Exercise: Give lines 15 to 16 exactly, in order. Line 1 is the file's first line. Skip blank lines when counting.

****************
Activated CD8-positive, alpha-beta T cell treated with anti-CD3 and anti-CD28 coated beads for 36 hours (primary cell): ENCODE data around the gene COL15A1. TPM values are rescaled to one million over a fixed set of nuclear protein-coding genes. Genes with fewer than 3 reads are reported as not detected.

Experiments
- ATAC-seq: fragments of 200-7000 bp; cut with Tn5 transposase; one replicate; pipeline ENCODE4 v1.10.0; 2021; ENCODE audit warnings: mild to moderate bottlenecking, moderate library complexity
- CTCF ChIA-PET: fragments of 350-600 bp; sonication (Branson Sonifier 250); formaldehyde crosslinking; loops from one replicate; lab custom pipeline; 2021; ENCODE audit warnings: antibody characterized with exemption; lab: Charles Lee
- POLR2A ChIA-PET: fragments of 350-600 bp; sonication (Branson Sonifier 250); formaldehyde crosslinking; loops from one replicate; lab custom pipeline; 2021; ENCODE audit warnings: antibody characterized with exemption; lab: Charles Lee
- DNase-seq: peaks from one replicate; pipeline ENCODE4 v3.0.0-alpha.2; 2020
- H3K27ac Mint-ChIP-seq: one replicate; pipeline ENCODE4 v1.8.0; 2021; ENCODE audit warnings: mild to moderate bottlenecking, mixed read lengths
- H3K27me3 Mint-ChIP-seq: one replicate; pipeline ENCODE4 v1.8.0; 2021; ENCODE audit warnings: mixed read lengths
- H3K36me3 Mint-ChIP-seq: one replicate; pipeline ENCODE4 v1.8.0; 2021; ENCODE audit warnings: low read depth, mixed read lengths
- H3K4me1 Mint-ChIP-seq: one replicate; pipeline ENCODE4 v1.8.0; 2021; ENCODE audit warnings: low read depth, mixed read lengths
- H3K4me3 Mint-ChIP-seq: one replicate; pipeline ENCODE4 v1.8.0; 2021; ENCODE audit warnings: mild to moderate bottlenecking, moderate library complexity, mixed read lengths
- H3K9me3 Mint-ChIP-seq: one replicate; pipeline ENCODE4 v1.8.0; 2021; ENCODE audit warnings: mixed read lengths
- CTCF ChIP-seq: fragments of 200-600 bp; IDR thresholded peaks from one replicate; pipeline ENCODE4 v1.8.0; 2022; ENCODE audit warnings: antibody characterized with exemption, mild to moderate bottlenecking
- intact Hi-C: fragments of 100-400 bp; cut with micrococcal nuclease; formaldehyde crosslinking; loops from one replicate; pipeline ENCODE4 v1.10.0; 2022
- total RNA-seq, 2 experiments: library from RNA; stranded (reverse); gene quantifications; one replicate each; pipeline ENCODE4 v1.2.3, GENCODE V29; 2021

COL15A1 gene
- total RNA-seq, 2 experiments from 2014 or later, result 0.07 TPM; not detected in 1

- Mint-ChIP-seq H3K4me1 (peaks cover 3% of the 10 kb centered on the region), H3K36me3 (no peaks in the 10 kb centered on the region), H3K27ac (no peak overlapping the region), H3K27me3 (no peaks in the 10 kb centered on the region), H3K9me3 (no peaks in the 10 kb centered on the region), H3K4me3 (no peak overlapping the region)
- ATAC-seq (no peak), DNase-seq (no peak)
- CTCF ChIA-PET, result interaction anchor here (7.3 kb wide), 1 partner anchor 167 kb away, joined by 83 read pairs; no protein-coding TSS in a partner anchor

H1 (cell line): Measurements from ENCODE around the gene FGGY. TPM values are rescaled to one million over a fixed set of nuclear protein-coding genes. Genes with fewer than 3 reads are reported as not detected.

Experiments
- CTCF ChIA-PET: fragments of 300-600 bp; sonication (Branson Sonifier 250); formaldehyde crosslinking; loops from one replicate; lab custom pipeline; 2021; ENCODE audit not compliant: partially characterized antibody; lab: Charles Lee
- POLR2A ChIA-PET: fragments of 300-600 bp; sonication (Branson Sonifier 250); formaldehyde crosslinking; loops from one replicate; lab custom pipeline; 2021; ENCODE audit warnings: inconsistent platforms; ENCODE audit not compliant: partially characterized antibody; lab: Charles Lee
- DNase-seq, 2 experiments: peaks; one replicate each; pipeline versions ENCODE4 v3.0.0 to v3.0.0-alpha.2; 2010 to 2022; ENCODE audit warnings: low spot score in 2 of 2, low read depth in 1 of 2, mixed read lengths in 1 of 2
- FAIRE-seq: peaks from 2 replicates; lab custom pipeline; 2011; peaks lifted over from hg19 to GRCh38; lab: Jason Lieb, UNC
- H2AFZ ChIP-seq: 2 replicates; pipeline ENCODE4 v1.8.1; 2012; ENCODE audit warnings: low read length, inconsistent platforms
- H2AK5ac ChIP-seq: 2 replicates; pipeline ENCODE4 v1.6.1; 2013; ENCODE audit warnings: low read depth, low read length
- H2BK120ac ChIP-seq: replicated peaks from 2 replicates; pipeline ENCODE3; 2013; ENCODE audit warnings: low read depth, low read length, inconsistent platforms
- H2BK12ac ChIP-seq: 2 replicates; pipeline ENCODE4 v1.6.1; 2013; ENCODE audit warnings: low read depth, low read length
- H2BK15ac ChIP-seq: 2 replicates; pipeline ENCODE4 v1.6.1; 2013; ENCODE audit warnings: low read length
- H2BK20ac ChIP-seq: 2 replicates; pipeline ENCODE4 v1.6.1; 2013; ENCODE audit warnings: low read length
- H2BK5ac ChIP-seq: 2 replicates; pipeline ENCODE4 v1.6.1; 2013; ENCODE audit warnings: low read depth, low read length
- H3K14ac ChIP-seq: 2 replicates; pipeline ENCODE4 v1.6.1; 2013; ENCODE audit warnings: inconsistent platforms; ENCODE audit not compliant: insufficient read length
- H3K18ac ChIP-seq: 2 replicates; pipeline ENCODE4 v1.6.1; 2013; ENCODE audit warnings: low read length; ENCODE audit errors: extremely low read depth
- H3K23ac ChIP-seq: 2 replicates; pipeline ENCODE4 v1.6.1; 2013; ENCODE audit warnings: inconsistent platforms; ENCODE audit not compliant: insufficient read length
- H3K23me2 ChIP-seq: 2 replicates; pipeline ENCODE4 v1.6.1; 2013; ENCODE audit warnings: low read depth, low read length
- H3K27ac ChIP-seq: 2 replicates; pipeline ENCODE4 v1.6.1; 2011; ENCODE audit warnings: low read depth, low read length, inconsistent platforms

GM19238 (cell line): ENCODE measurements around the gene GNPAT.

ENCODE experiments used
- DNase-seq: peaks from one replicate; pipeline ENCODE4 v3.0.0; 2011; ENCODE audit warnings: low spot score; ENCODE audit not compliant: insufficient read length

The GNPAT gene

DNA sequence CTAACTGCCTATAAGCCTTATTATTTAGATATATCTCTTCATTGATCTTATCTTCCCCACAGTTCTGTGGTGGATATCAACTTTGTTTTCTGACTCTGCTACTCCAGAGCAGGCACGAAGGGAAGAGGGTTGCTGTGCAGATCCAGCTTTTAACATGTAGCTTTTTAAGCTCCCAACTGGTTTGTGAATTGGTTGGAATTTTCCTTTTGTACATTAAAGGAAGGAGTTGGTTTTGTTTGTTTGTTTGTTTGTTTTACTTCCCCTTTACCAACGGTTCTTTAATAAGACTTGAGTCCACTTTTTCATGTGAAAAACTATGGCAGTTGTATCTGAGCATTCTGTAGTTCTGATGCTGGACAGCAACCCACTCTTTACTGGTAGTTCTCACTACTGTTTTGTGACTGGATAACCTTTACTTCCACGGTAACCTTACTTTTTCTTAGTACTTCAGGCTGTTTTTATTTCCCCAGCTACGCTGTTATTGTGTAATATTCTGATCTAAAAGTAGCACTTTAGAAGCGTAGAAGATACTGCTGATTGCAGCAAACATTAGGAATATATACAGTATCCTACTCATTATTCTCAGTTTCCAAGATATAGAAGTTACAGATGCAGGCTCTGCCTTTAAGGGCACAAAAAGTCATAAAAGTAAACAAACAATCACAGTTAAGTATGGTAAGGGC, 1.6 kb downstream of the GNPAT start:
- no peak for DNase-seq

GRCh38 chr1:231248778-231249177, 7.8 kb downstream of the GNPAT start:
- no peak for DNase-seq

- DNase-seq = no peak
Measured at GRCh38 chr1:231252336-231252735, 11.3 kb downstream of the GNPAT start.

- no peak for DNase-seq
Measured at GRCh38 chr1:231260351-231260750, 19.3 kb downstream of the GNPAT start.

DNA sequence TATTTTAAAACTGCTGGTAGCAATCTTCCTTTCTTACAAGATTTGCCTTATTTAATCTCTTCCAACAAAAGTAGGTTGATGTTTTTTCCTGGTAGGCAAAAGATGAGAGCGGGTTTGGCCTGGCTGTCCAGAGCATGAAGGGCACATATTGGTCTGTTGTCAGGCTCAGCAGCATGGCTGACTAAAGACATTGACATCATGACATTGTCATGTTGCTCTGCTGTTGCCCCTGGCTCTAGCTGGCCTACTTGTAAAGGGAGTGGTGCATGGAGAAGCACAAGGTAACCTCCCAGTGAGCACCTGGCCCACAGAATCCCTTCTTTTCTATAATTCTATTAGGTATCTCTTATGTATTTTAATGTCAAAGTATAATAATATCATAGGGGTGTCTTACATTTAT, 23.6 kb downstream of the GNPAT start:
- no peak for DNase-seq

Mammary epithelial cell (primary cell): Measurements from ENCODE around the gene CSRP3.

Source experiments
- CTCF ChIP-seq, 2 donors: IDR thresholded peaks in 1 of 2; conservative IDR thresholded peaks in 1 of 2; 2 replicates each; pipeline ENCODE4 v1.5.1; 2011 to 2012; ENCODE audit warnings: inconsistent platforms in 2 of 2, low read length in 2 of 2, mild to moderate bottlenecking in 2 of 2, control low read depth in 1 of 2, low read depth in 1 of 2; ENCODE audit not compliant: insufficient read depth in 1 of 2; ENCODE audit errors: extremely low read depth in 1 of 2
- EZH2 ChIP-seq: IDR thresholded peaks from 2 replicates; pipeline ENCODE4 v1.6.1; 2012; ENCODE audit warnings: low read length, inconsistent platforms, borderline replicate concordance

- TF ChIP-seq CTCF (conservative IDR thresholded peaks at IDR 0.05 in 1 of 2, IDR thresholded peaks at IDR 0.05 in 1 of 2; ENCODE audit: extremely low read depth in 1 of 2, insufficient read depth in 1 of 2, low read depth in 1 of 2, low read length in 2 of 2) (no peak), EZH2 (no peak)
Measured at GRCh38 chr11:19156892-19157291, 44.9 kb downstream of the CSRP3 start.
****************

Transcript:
- total RNA-seq, 2 experiments: library from RNA; stranded (reverse); gene quantifications; one replicate each; pipeline ENCODE4 v1.2.3, GENCODE V29; 2021

COL15A1 gene